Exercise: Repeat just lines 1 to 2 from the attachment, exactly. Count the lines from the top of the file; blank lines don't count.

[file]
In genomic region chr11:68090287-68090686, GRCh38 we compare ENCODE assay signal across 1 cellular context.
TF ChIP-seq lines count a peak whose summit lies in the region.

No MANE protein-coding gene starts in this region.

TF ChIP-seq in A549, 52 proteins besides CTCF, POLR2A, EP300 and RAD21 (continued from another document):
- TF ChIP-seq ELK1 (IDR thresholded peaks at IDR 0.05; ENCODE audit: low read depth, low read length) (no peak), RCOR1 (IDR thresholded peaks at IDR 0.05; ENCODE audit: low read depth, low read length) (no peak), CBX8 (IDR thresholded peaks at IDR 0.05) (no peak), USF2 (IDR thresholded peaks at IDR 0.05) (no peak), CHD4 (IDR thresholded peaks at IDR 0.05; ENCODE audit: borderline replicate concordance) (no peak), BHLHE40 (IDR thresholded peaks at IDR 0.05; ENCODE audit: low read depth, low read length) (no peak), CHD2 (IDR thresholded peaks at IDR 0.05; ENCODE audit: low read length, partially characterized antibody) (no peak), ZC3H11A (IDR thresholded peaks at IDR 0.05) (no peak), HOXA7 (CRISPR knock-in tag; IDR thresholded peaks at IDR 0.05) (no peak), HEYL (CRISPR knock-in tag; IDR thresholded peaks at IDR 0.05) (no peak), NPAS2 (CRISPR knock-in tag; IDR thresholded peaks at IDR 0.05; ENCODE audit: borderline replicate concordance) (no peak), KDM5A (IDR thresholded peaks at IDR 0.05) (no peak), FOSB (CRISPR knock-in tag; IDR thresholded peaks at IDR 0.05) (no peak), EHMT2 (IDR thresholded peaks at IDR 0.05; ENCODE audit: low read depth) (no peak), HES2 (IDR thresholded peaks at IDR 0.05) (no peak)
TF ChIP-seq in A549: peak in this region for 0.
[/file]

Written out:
In genomic region chr11:68090287-68090686, GRCh38 we compare ENCODE assay signal across 1 cellular context.
TF ChIP-seq lines count a peak whose summit lies in the region.